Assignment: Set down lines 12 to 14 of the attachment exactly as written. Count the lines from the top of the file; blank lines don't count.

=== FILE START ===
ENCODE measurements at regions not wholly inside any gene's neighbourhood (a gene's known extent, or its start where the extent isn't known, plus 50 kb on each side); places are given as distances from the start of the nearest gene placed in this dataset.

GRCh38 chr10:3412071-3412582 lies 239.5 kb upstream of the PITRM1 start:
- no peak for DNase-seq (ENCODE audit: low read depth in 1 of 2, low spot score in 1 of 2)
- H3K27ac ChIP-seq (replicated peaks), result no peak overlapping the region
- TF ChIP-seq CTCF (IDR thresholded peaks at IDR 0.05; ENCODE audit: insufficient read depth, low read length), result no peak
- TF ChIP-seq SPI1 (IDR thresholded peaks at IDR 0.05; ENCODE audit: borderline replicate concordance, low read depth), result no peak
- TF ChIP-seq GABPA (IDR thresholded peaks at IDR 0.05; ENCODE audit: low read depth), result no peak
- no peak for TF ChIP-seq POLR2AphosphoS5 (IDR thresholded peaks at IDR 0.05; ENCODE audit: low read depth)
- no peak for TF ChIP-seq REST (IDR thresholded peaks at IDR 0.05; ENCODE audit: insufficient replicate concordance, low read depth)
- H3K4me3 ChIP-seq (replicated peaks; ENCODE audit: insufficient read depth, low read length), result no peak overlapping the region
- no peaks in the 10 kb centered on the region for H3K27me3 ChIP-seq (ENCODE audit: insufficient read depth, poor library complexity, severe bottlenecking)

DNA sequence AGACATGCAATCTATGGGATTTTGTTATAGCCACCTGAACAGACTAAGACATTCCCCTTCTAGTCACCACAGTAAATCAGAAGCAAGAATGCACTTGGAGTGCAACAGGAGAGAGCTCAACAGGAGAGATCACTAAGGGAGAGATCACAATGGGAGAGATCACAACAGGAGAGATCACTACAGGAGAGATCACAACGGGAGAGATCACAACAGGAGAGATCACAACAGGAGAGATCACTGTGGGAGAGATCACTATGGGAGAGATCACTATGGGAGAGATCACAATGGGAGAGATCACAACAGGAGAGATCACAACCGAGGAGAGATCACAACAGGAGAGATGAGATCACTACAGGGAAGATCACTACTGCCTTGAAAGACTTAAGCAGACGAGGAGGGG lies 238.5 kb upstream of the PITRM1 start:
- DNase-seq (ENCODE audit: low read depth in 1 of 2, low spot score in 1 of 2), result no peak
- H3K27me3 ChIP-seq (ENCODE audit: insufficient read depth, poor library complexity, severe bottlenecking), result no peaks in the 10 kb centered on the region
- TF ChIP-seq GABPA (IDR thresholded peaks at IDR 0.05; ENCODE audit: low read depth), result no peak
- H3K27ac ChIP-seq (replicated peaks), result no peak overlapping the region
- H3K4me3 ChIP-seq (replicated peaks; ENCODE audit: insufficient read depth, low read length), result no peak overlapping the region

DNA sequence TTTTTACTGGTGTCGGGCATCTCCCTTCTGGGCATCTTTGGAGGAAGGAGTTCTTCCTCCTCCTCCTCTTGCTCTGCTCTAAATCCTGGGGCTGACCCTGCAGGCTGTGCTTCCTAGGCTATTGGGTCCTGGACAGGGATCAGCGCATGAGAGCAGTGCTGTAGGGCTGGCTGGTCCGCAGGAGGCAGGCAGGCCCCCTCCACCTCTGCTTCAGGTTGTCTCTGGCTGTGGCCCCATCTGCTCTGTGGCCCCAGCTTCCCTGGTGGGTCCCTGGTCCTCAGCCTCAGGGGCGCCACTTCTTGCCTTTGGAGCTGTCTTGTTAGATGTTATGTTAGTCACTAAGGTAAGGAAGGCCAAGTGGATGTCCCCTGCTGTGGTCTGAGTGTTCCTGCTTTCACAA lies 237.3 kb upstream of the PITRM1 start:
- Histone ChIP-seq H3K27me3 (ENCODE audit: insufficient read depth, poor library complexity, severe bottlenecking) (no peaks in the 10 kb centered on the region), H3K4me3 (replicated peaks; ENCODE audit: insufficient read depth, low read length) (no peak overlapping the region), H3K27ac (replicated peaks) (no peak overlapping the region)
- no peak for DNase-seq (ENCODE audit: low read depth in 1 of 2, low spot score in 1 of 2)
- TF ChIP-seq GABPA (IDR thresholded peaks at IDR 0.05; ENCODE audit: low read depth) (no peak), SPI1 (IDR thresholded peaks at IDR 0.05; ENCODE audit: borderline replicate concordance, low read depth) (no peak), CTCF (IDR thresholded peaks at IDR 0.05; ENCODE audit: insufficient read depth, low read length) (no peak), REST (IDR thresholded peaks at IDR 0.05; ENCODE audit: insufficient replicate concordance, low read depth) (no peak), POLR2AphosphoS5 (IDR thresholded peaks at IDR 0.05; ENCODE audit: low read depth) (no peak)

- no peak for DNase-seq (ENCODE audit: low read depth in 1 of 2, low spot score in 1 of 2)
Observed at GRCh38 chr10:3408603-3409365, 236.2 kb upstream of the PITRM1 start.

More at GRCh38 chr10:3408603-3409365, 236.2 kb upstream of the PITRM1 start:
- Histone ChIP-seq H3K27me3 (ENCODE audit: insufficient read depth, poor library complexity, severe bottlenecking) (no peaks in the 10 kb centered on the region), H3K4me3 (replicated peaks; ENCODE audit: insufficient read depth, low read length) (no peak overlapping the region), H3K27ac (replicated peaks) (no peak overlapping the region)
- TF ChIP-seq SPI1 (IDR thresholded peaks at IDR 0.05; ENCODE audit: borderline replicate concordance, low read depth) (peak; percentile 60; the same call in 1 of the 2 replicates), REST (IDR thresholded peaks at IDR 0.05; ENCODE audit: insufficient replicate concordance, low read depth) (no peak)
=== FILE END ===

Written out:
DNA sequence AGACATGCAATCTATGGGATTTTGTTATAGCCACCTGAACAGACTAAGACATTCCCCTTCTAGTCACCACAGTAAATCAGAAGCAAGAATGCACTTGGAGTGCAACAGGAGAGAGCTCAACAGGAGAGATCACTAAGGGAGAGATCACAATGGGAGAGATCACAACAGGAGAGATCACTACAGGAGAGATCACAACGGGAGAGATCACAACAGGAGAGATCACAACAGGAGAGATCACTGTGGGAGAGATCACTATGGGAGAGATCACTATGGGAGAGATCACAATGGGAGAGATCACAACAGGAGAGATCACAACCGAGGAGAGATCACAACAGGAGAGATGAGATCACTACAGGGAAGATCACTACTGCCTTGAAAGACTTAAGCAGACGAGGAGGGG lies 238.5 kb upstream of the PITRM1 start:
- DNase-seq (ENCODE audit: low read depth in 1 of 2, low spot score in 1 of 2), result no peak
- H3K27me3 ChIP-seq (ENCODE audit: insufficient read depth, poor library complexity, severe bottlenecking), result no peaks in the 10 kb centered on the region